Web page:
Stefan Roellin wrote:
I have submitted a patch which (slightly) improves the quality of the print
plugin (see Bug #387604). The problem basically was that Postscript can't
cope with transparency. In contrast, PDF is able to do so.
The current implementation/patch now has a disadvantage: if you print to a
postscript target, the image has to be exported TWICE: once for the 'print
preview widget' (with alpha) and once for the postscript target (without
alpha). This is certainly not optimal regarding memory consumption.
So the question is, whether this is a real problem or not.
For me, it is a serious problem. I work in the print industry, typically
creating PostScript drivers. The PS output is quite good quality, and
every conversion generally suffers serious quality issues. Gimp is one
of the best tools available for UNIX side PostScript. Photoshop and some
other tools, despite being Adobe products, tend to break standards
compliant high end print systems (most of those products work great so
long as you don't mix them with other people's products, then they
suck...gimp PS works flawlessly with all of the certified systems). As
soon as you start making PDF-to-PostScript conversions or
PostScript-to-PDF-to-PostScript, the output is hopeless. Don't do it.
If yes, a solution could be to not distinguish between a Postscript and a
PDF target (i.e. to embed only opaque images into a PDF despite the fact
that PDF can handle images with alpha values). In this case, we only have to
export the image at most once.
PDF is pretty much a subset of PostScript with a hierarchy, at least in
the basic early versions. When you start getting into more recent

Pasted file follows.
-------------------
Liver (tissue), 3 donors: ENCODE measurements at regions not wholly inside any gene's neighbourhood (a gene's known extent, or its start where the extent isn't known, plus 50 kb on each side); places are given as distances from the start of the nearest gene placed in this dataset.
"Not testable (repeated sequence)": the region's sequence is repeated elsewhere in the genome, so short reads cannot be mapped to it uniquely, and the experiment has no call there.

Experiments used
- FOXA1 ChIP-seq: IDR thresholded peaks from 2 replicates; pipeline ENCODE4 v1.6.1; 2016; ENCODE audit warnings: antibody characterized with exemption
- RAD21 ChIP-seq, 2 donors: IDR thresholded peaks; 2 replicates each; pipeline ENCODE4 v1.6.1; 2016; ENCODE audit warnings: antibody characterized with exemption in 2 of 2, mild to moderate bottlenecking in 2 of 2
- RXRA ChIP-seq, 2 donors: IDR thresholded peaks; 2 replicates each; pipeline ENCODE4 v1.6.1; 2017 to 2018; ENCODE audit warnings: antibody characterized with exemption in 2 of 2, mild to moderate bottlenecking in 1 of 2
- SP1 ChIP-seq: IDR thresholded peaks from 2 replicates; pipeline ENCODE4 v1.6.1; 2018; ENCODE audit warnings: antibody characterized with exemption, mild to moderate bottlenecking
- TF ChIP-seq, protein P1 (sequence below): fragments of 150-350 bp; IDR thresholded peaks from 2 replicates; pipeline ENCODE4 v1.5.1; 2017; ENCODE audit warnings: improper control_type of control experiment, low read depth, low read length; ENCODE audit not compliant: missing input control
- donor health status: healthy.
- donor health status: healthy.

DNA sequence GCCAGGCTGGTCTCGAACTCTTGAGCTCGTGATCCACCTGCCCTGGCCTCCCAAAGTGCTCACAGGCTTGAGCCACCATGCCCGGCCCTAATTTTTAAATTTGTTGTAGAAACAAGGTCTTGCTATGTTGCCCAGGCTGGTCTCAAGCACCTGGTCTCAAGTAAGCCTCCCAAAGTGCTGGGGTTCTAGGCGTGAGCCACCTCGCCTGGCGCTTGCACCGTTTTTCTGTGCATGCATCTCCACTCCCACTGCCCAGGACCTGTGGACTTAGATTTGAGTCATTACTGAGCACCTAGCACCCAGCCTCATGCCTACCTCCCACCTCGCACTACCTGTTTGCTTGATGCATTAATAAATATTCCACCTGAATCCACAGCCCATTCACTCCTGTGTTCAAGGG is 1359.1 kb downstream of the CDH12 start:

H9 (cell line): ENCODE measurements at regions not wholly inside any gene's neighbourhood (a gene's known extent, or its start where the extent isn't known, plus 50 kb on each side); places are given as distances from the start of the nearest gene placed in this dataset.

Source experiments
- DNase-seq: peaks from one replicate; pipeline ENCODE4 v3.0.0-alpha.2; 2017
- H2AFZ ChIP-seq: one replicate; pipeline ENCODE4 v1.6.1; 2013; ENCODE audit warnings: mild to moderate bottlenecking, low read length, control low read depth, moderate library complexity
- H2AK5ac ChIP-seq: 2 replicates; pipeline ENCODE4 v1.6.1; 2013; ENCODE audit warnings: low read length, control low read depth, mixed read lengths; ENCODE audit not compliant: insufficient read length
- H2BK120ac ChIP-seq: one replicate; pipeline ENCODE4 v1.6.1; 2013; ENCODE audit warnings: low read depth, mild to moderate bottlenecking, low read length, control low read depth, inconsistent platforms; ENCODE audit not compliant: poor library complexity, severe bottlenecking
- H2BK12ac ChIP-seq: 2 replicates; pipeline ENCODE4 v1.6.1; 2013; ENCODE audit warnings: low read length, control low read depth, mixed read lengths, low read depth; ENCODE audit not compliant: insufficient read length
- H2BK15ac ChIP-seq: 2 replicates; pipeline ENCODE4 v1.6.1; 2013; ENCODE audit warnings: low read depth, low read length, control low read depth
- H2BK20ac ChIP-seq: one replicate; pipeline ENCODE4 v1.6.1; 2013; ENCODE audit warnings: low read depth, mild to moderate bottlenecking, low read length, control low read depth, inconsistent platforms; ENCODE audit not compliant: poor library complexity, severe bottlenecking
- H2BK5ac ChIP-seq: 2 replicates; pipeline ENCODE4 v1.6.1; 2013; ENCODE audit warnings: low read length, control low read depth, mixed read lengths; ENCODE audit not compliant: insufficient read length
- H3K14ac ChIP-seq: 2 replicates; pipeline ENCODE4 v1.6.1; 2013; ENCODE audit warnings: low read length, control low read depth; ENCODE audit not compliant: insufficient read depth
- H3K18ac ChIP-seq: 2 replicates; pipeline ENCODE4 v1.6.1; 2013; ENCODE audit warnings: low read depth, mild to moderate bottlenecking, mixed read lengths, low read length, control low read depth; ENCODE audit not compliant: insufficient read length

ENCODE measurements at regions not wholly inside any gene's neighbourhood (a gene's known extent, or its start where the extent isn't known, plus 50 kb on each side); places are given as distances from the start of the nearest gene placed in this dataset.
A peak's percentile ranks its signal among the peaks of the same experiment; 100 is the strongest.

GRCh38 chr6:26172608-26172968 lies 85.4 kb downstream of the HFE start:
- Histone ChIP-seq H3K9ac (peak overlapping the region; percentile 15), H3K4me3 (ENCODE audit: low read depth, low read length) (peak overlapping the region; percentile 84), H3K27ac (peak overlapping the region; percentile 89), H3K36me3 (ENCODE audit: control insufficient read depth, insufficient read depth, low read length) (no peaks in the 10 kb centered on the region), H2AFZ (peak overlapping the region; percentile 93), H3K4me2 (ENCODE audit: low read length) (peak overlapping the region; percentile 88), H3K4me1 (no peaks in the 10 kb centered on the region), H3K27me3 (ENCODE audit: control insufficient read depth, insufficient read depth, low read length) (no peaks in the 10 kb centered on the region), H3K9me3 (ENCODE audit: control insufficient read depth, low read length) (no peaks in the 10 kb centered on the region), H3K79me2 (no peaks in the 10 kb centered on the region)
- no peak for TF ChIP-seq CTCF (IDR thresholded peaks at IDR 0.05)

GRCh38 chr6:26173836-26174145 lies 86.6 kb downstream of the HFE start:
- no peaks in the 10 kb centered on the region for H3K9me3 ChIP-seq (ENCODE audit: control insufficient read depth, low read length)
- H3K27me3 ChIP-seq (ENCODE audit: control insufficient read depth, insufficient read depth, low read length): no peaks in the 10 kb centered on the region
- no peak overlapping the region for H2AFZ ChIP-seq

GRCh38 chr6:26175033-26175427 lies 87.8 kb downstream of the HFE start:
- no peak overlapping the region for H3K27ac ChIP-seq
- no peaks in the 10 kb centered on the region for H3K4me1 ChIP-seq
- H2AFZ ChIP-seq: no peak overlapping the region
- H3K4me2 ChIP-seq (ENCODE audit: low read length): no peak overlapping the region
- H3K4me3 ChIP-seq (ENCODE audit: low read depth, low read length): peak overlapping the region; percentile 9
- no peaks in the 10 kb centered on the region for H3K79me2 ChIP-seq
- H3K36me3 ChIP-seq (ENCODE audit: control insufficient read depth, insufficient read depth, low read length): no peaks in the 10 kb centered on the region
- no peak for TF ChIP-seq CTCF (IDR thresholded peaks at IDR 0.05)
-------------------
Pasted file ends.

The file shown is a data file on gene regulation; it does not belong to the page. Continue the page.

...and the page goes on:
versions, it diverges, but still contains mainly a subset of PostScript
operators for the vector and bitmap part of it. If you wanted support
for PDF, you'd be better off making both PS and PDF output options. It'd
be nice to have direct PDF output, but this is a document interchange
format, and NOT a print format. There is no reason to not add dual
output format, but there is an extrordinary loss of quality by removing
direct PostScript output (FYI, I must often slice and dice the raw
PostScript, and gimp has the most sane version among the common tools).
FYI, a proper conversion tool can convert from PS to PDF without loss,
but virtually all tools have issues, mainly when converting vector to
bitmap, or using lossy compression without an option to say no to it. If
anyone really felt the need to improve print options, my own feeling
from coding for the print industry is that more options on compression
formats and font embedding (perhaps not relevant for gimp) would be
D. Stimits, stimits AT comcast DOT net
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